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25 April 2019 / Opinion

Does "link building" harm your brand?

Meghan Burton / Production Director

Before we answer this question, we need to pick apart what “link building” is. The SEO industry has a considerable history, not all of it positive, and most of that negative history is directly tied to link building.

At its core “link building” is the practice of gaining backlinks through to yours, or your client’s, website from external websites. It sounds simple but, in practice, it isn’t. It doesn’t have to be a bad thing but the problem is, at one point in time, gaining thousands of links quickly, no matter where from, was a golden ticket to strong rankings. A whole subset of the industry sprang up to serve that need and game the system that was Google’s algorithm at the time.

What used to happen?

Link building has a long history in our industry and has taken on many forms throughout the years, some of which include:

Directory Links

Although directories were once the backbone of the internet, the advent of search engines made them mostly obsolete. A few human-curated and local specific directories remain effective repositories of valuable websites but most of the remaining directories on the internet solely exist for link building purposes.

Outright spam

Much of the older style of link building was in the form of comment spam which involves leaving a comment with specific anchor text on your link. It also included article creation and spinning which means changing a few words here and there to make a piece of content appear unique and then posting it on a variety of websites designed specifically for that purpose. Although these tactics added zero value to and, in fact, probably took away value from brands, they worked, so they were widely used.

Paid links

Once some of the spammier systems of link building above started to be less effective, savvier SEOs and website owners started paying for and selling links respectively. Paid links include anything from a sponsored placement on a newspaper to a promoted listing on a popular directory and far more invisible placements too. Networks of paid-for links sprung up all over the internet, some without any particularly obvious footprint. These paid networks are still getting caught, sites penalised and links devalued today.

Blogger exchanges and outreach

This form of link building can go two different ways. As a method to reach your audience, bloggers can be brilliant, as they’re often passionate and in-tune with the people who follow them. Unfortunately, many bloggers only work with brands if they get paid, which makes most blogger links just another form of paid links, something Google doesn’t want to see in your backlink profile. Even bloggers who may historically have featured you for free could start taking payment for links in the future, causing an issue if they have given you a followed link. To get around this, you should ask for a nofollowed link but this will mean you are no longer link building.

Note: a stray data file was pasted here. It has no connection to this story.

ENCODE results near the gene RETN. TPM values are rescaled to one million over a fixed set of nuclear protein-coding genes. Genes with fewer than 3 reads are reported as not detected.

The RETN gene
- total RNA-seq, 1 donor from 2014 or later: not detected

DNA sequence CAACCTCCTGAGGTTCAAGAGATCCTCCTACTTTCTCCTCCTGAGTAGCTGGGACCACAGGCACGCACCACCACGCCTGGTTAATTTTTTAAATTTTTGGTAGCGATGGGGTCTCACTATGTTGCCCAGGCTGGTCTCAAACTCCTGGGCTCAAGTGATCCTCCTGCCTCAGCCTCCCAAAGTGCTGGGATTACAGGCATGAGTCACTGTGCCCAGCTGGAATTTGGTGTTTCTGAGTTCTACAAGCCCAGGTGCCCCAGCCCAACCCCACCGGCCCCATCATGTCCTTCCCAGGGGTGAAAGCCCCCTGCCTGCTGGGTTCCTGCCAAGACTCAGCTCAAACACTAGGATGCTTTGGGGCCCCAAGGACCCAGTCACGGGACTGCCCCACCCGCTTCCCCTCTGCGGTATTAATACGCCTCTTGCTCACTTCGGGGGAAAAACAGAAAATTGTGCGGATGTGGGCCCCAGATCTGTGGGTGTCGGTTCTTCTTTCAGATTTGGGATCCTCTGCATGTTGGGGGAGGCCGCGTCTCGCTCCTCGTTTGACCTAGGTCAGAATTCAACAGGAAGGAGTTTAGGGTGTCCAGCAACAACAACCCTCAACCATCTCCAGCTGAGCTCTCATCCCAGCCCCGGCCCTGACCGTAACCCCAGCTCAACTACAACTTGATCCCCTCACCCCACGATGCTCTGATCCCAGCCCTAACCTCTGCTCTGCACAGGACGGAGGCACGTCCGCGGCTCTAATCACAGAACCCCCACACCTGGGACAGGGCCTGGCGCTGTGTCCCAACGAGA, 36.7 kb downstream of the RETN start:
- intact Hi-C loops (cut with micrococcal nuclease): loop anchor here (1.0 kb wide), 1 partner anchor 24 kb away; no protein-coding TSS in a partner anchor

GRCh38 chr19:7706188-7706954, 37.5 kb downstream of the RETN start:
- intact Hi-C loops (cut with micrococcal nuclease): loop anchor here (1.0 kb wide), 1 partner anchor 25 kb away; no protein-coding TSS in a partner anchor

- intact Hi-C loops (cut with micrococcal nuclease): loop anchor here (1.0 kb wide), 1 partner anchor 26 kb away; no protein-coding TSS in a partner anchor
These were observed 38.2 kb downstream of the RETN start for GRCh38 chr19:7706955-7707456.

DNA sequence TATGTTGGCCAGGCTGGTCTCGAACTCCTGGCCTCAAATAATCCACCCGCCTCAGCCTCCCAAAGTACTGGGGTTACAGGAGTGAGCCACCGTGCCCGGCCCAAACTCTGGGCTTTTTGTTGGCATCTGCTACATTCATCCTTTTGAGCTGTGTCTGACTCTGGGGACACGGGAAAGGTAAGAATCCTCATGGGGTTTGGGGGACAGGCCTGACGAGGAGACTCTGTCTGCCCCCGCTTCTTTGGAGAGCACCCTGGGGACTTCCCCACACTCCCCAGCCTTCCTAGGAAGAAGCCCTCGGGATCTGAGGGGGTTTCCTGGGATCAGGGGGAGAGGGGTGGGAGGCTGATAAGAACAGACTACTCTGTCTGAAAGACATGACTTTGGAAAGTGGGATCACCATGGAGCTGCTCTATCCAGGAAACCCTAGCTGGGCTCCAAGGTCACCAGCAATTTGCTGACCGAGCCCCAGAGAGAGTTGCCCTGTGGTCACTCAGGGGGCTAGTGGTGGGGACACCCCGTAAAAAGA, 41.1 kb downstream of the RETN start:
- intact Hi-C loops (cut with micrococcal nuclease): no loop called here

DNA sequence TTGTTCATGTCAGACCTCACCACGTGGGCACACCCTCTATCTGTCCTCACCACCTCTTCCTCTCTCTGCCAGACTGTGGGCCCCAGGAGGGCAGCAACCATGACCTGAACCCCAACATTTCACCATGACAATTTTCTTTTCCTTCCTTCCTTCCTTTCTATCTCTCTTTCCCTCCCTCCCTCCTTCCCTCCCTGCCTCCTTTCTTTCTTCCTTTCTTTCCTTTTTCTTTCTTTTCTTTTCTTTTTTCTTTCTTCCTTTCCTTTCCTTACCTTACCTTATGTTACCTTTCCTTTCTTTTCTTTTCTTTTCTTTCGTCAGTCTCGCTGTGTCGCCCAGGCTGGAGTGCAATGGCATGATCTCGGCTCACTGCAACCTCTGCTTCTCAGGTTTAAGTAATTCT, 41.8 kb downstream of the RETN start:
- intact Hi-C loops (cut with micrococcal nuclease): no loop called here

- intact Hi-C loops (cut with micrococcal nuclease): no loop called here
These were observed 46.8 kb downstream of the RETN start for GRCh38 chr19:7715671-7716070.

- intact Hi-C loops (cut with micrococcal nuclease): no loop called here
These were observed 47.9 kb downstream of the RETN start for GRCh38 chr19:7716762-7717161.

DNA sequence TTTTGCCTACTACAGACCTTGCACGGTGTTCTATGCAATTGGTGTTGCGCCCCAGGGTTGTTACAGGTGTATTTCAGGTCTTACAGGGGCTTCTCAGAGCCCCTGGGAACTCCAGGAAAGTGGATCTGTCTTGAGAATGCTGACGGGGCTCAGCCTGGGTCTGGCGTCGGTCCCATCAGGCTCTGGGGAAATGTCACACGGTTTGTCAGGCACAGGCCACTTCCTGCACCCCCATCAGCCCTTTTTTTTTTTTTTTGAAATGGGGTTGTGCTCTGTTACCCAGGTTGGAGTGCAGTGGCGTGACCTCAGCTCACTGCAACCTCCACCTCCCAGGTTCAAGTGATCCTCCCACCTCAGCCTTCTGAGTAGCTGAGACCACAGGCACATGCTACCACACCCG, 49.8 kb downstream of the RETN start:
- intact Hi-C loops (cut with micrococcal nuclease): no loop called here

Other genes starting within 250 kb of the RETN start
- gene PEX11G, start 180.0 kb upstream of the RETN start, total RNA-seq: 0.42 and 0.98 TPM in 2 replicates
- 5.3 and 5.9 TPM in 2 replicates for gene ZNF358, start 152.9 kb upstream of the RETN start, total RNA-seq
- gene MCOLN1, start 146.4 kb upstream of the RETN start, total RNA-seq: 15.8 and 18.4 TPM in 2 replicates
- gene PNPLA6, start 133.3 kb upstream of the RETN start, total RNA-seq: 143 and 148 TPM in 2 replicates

If you are still engaging in one of the first three types of link building then, yes, you may in fact be harming your brand. This is often instantly recognisable to a trained human eye. It’s also something that Google has worked very hard to eliminate via both algorithms and manual penalties; getting caught could result in a severe drop in visibility and traffic for your brand, leading to lost revenue.

Blogger outreach work doesn’t have to cause your brand harm and can be of benefit. Our recommendation is to closely review the types of bloggers either you or your agency is associating with to ensure they are genuinely adding value and you’re not just doing it for the link.

What should you do now?

The cold, hard reality of SEO is that backlinks are still an important ranking factor. As much as we might like to, we can’t get away from the fact that a site with a weaker backlink profile will struggle to outrank those with better profiles, even armed with a clear site structure and strong content. All factors must be pulling in the correct direction for the best performance.

In good news, “link building” doesn’t have to be a series of emails sent out to poor quality websites or payments made for links on sites of a certain Domain Authority (DA) (guaranteed!). Not at all, in fact, the most effective form of link building is taking more advantage of the marketing you’re already doing. It’s not really link building, it’s simply continuing your marketing with a focus on links. A campaign focused around links will get better results in this sense but if you aren’t ready or don’t have budget for it, work on layering links-focused objectives into your current marketing.

  • Before you launch a new promotional campaign, consider whether you can create a piece of onsite content for journalists or web owners to have as a linking target and make sure there is additional value to doing this
  • Create campaigns that span multiple channels, don’t just focus on a hashtag. Remember that your website should be the core of everything you do online (and, for many businesses, offline too as many online companies don’t have a bricks-and-mortar presence).

The most successful link building continues to be creating content so good that people choose to talk about it and link to it. We “link build” by sending people and journalists in the right direction but the content must support it.

In answer to our question, does link building harm your brand? The answer is no, this activity is not harmful to your brand. On the contrary, it can add value to your site and your reputation, as well as boosting your search visibility in time.